“When my husband passed, I looked at my bucket list and saw, ‘Finish your degree,’” Kosiba says. “Walking into that first class, I was shaking. But Nancy and so many amazing people helped me, and everyone was very welcoming. It was probably one of the bigger accomplishments in my life.”

Alumni Programming

Several alumni programs support older learners and further establish URI as an Age-Friendly University. With more than 135,000 alumni living around the world, engagement potential is huge.

One of those programs is Faculty Office Hour, in which faculty host webinars on their areas of expertise, followed by lively Q-and-A sessions. “The response has been tremendous. The last one had over 600 alumni from all over accessing the online livestream,” says Karen LaPointe ’77, M.B.A. ’84, director of strategic initiatives, alumni engagement.

Two more online webinar series appeal to various age groups with a wide range of topics. In the Women’s Leadership Series, successful alumni share their stories, career paths, and knowledge while providing inspiration. Coaches’ Corner features athletic coaches talking about what’s new in their particular sports. All are available on the URI Alumni YouTube channel.

Another program, URI CareerConnect, offers an online mentoring platform for alumni and students of all ages. “You can join to give career advice and be a mentor or join to get advice and be the mentee. You never know where someone is in their career journey—two years out of school, mid-career looking to start a new business, or recently retired looking for an encore career. We’ve been delighted at the response; many of our retired alumni joined as advisors and it’s really heartening to see,” LaPointe says.

Looking Ahead: A Retirement Community?

A URI committee has been studying the possibility of a university-based retirement community. Such communities have been successful at other universities and have become something of a national trend. The University of Missouri, for example, established a retirement community, and, because of the research being done there, their school of nursing’s research funding increased 1,500 percent, making it the most well-funded school of nursing in the country.

URI representatives visited successful communities, documented the need, talked with developers and senior living experts, and created a proposal to promote healthy aging-in-place in an active, supportive environment. Envisioned as a walkable condo community, it could include four levels of care plus an interdisciplinary health clinic, pool or exercise facility, in-home services, smart home technology, entertainment, and space for OLLI classes to meet.

“We want to encompass all aspects of the person—social, physical, and educational—to stimulate their minds, really be a holistic place,” says URI nursing professor Patricia Burbank ’74, who led the committee. “Being affiliated with the University means residents could take classes, use some of URI’s facilities, and have close relationships with students and faculty for research and service opportunities.”

The project has the potential to impact the lives of older adults positively, as well as provide a research and training opportunity for URI nursing, pharmacy, and health sciences students and faculty, and the committee continues to move the proposal forward.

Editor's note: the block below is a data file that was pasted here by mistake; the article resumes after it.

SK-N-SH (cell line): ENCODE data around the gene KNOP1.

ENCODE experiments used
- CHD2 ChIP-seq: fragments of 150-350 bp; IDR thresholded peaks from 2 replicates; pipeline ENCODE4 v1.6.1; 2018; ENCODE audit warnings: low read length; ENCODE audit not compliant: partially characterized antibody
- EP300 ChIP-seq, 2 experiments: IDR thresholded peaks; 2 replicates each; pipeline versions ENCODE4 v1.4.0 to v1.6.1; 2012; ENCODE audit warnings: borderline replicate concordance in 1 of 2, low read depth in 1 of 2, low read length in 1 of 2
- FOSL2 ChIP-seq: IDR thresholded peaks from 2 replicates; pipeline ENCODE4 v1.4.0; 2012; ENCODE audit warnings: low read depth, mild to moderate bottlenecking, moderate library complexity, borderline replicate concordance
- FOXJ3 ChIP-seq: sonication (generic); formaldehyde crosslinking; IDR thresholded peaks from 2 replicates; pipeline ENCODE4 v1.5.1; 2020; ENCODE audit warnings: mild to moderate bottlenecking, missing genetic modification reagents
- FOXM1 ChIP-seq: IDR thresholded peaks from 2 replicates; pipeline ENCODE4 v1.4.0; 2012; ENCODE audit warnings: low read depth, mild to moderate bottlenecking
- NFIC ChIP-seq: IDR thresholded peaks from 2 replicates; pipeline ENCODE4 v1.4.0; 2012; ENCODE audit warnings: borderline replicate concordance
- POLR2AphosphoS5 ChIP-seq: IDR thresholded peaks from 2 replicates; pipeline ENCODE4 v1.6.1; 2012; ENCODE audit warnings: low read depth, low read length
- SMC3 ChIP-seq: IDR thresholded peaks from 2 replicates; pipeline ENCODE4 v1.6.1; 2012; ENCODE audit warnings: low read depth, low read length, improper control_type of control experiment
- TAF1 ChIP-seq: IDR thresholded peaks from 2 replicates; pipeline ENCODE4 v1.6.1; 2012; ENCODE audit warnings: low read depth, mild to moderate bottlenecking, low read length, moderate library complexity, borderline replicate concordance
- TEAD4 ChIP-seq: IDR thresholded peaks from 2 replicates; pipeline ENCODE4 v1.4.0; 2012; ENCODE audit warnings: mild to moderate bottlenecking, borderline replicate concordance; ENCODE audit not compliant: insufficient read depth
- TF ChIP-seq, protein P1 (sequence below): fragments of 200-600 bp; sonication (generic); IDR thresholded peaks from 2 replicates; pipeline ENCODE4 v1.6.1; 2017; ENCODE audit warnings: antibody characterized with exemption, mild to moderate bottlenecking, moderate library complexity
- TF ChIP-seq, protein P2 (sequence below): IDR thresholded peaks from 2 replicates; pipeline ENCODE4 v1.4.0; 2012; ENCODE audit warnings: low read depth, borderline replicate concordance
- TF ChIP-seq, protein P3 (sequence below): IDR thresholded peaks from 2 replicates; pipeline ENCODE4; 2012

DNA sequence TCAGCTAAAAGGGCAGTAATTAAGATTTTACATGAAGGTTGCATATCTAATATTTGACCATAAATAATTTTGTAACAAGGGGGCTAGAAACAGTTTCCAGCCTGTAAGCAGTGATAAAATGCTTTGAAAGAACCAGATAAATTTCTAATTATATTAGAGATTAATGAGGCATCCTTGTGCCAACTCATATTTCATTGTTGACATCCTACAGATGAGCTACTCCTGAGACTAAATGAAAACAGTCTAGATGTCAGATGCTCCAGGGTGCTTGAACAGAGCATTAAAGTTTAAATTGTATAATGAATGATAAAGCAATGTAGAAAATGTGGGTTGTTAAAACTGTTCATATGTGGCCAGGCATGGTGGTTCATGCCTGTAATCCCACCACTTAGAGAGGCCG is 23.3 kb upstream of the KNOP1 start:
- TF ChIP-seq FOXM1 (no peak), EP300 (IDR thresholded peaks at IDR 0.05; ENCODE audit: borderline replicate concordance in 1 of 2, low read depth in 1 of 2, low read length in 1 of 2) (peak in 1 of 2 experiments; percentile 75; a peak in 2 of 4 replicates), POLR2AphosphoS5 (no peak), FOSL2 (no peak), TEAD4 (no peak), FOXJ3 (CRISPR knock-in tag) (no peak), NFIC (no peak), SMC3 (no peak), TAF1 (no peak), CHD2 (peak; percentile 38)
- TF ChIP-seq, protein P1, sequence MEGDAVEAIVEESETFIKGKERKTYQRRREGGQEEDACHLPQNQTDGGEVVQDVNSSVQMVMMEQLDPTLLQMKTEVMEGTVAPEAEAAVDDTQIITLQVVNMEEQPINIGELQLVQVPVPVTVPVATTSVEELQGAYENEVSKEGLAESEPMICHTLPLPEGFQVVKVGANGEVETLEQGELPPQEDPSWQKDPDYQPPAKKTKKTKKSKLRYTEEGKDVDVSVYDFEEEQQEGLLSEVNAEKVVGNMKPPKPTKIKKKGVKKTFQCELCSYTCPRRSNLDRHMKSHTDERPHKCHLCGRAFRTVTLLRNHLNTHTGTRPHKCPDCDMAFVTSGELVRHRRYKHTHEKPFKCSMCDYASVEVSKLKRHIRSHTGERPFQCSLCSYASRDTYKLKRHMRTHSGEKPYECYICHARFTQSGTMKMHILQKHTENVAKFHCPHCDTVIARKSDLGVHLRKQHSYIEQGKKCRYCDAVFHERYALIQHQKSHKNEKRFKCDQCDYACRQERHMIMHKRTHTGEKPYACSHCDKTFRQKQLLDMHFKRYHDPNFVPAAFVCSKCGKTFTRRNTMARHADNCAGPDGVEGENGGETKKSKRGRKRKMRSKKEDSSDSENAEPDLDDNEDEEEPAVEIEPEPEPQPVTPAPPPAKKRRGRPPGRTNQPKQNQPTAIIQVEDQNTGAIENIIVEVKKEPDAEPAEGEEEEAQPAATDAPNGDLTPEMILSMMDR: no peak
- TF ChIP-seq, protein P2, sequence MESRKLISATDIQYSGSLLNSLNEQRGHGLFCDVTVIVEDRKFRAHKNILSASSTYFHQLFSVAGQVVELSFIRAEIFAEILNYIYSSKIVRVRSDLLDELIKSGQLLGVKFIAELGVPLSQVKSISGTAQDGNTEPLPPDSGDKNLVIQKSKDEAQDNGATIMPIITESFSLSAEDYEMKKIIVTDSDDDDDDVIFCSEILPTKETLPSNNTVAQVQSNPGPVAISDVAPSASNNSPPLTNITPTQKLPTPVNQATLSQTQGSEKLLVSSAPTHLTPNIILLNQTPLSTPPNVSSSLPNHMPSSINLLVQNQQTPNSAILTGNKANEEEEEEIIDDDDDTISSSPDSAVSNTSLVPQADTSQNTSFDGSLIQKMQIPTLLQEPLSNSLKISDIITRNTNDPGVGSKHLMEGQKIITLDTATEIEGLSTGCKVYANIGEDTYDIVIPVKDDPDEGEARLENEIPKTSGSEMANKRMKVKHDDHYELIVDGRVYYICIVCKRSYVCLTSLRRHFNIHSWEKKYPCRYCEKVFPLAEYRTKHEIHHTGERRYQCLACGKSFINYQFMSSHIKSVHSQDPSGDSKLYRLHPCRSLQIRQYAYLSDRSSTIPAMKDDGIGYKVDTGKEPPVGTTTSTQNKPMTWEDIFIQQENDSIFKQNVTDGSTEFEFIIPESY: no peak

What’s Next?

“We are committed to the idea of intergenerational solidarity. We’re stronger together.”
—Skye Leedahl, Associate Professor of Human Development and Family Science and Program Manager of Cyber-Seniors

Based in a small state with a high percentage of older adults—in Rhode Island, more than 31 percent of residents are age 55 and older, compared with 28 percent nationally—and the beginnings of an age-friendly health-care system, URI is uniquely situated to become a leader in the AFU movement.

“We have an unprecedented opportunity to offer easier access to programs, not only to educate students about older adults and send them off into the workplace with the skills and abilities to work in this environment, but also for older adults to engage in higher education,” Clark says.

Clark and Leedahl are proud of URI’s successes and the ways the University has embraced being an age-friendly university. They also look forward to building on what URI already does well and expanding AFU activity into new areas, such as research.

“Aging and health is a growing area of expertise and interest at URI,” Leedahl says. “Many faculty, staff, and students are increasingly involved in important research, teaching, and outreach initiatives in this area.

“We are committed to the idea of intergenerational solidarity,” Leedahl adds. “We’re stronger together, and if people can learn each other’s values and truly embody and understand what others can contribute, there are so many social issues that can be solved.” •

Diane M. Sterrett has been writing in nearly every medium for more than 35 years. Her passion is learning and writing about the ocean, the environment, health care, and education. Based in Tiverton, R.I., when not writing, she can be found sailing Narragansett Bay and beyond.

ILLUSTRATIONS: Adobe Stock, PHOTOS: Courtesy URI Osher Lifelong Learning Institute, Thomas Hoong, Susan Dececco Kosiba, and Skye Leedahl